Do you think it's important to adopt local dialects? Or does it come out as a bit pretentious? Should non-native speakers always strive for the local accent? Share your thoughts in the comments below!


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4 comments:

  1. Hi Melissa,

    Accent is somewhat important when you travel to help you hosts understand you. I have the perfect example in French. Two summers ago, I went to the south of France with my fiancé and my step family. I know I have a Quebec french accent, it being my native language. But still, I understood all kind of french Europeans with their funny French accents. Why wouldn't hey understand me? I was SO wrong. I spoke to them in French, and the ended up answering in English. I never wanted to swear more in my life then the time that I was in France. I often traveled to the states or the rest of Canada and they always understood me speaking English. But it seems that in France, I had to mimic their accent in order to be understood.

    One redeeming city: Marseille. They already have an accent according to the rest of France, and it is much closer to what you would hear here in Québec. We had lots of fun talking to some marseillais, as they were calling us «far away cousins».

    I think that in some countries, people appreciate the effort you may put in learning the local dialect. I know that it took sometime for me to adjust from my Canadian English to Irish English (especially understanding words that I wasn't familiar with, like the bust driver that kept calling me «cheeky», and I had no Idea of what it meant.)

    I hope we get to see each other this summer when we visit the UK :)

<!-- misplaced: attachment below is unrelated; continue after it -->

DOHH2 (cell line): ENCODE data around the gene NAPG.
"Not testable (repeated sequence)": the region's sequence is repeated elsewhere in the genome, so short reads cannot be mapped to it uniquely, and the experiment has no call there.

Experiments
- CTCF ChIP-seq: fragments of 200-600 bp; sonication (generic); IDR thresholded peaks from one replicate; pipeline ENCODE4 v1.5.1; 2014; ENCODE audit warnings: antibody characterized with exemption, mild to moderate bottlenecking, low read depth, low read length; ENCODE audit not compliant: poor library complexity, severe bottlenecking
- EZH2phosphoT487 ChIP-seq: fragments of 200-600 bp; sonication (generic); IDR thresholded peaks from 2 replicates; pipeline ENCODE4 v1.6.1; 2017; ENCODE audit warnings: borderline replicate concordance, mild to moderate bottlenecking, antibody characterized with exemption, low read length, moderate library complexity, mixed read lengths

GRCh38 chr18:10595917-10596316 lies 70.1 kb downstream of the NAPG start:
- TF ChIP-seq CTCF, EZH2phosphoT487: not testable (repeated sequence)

Roxanne

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    1. Hi Roxanne! What an experience you had in France! It's really hard for me to imagine how that must be like, since Finnish is not an official language of any other country than Finland - and even if we have multiple varying dialects, no one has ever tried to speak to me in English. :D It must feel really weird. I guess some people are more prone to see their own accent as the "right one", maybe that's why they thought it's not your first language?

      I think you're right, usually locals appreciate if you try to learn their ways of speaking. I feel like it's the case in Ireland at least: while living in the UK, I never got asked about my accent as much as I get now that I live in Ireland. The adjustment just really takes some time - and like you said, the Irish have a bunch of words I've never heard before!

      That's great news! I really hope we'll have a chance to meet there and catch up! :) Let us know when you'll be around.

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  2. Although I think there is a benefit in speaking with the local accent, I think it is only beneficial to the extent that people can understand you. I don't believe you can end up truly speaking as they do (of course they have had a lifetime to pick it up) and it ends up being a hybrid which inevitably leads to the questions of "where are you from".

    nat // dignifiable

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    1. I agree. I don't think copying local accents should be a merit in itself, although it helps you to blend in and feel part of the community. I had this Russian flatmate once when I still lived in Finland - I never realised she's not a native Finnish-speaker until she told me she's from St. Petersburg. 5 years in Finland and she had a perfect Finnish accent! I always look up to her and tell myself if she could do it, maybe I can too. :)